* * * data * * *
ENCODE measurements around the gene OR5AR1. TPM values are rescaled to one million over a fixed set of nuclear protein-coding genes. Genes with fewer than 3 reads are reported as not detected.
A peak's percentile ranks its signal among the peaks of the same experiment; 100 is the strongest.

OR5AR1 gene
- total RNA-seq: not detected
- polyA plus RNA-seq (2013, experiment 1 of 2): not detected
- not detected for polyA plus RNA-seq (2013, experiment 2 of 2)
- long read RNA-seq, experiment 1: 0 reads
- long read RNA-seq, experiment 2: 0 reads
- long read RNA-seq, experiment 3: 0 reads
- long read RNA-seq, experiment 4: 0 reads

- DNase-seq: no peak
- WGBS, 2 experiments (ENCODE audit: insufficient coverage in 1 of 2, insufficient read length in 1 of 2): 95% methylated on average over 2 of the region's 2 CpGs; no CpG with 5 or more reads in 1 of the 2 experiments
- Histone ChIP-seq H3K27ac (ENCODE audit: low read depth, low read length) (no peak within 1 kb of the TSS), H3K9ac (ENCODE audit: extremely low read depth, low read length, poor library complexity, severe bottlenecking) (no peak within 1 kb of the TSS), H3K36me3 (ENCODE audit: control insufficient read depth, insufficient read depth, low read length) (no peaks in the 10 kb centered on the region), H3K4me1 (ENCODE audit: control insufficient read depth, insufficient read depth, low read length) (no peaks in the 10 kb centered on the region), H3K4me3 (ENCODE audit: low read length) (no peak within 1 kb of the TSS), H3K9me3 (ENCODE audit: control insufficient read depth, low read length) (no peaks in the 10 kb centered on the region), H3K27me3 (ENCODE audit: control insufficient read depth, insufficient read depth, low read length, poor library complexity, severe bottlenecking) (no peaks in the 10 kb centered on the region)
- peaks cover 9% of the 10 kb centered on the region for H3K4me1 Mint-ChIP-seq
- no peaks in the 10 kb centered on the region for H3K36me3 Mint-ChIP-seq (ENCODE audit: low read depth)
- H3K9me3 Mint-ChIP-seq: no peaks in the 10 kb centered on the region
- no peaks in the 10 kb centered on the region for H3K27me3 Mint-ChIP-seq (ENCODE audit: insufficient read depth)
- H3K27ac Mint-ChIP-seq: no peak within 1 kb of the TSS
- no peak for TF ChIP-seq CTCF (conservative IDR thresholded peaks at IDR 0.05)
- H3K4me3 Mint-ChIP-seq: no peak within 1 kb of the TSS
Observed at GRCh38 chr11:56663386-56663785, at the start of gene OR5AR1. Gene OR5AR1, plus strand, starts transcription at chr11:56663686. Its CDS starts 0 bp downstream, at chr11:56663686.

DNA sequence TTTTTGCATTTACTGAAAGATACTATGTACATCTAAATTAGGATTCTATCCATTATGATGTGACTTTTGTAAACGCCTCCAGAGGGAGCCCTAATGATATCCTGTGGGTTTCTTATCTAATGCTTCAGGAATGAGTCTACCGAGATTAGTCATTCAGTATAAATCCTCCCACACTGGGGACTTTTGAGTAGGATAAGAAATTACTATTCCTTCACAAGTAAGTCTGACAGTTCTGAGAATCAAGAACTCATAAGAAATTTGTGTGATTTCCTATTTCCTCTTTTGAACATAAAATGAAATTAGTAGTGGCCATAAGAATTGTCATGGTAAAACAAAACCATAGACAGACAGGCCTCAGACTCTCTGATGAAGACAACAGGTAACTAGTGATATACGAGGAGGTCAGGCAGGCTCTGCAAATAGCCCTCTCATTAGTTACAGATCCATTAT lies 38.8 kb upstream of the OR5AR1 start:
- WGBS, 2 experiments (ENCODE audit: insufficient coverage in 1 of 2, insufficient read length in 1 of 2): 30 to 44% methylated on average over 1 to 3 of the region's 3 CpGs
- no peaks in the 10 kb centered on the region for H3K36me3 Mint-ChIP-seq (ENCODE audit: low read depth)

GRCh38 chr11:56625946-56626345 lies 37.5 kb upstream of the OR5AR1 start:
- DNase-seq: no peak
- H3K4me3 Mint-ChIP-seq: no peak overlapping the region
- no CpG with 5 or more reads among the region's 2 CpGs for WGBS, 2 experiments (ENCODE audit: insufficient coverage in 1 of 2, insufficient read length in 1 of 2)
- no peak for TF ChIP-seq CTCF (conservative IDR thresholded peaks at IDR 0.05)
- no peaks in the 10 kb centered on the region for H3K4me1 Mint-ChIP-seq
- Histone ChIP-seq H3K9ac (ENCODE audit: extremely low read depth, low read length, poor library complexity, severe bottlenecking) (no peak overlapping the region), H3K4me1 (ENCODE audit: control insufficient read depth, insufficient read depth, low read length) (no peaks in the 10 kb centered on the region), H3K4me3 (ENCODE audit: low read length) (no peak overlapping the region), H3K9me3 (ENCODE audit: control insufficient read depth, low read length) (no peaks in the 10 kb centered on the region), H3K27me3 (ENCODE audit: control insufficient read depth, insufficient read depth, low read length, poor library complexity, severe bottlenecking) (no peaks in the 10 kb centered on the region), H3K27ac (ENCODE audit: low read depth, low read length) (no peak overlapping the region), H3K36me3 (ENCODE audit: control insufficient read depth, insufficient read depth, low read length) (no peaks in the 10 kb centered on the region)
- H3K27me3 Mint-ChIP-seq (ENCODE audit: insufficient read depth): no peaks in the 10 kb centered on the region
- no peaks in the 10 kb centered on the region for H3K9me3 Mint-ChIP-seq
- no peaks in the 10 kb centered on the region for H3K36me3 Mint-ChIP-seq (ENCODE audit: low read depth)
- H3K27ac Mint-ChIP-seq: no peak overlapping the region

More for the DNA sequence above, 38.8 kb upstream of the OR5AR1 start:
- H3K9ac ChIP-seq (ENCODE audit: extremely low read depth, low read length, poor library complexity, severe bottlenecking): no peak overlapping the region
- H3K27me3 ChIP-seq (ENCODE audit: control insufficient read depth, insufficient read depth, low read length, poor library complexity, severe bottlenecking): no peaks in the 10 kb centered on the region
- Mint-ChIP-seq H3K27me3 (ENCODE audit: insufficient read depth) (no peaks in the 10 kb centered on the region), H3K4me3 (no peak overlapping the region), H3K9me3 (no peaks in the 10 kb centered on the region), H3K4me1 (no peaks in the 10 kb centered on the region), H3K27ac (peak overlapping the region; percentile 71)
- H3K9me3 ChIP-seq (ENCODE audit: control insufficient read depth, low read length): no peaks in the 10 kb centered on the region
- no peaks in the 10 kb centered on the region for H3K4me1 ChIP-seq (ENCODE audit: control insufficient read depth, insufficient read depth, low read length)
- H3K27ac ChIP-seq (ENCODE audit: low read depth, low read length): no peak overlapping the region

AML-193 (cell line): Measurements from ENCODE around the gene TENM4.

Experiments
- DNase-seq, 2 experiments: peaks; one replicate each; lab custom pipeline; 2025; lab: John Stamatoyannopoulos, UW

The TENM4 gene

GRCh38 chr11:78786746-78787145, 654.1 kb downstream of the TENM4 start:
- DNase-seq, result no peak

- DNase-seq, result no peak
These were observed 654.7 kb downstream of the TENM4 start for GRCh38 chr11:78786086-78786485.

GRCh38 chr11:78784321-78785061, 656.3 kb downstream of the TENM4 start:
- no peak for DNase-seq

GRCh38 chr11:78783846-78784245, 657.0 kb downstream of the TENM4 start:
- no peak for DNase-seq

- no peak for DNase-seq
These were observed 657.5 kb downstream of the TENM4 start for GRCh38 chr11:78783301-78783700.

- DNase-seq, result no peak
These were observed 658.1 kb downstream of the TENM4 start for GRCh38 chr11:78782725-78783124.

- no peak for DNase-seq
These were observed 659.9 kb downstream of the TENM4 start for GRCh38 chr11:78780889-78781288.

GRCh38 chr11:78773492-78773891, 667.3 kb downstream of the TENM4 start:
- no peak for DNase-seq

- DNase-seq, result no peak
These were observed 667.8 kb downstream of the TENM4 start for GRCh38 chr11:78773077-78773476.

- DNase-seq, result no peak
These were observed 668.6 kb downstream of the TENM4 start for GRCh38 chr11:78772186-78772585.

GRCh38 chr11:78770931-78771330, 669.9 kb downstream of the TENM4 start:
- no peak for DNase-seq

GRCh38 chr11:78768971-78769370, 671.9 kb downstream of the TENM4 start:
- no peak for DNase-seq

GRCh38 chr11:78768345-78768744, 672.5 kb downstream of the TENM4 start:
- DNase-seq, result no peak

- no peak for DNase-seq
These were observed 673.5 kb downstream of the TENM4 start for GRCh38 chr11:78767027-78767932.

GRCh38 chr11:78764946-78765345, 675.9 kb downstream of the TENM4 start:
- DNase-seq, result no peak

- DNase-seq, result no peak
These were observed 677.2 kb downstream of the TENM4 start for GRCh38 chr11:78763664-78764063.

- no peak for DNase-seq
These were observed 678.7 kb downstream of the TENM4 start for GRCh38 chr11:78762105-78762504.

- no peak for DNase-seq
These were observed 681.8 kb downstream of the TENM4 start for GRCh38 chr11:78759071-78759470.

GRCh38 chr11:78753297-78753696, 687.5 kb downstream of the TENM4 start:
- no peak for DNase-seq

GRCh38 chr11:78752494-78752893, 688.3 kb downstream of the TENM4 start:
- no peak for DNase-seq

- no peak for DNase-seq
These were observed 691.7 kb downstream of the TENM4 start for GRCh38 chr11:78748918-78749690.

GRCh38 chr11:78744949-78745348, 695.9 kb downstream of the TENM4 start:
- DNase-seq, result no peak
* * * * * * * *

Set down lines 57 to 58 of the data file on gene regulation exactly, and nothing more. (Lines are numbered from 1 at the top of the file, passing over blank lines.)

- DNase-seq, result no peak
These were observed 658.1 kb downstream of the TENM4 start for GRCh38 chr11:78782725-78783124.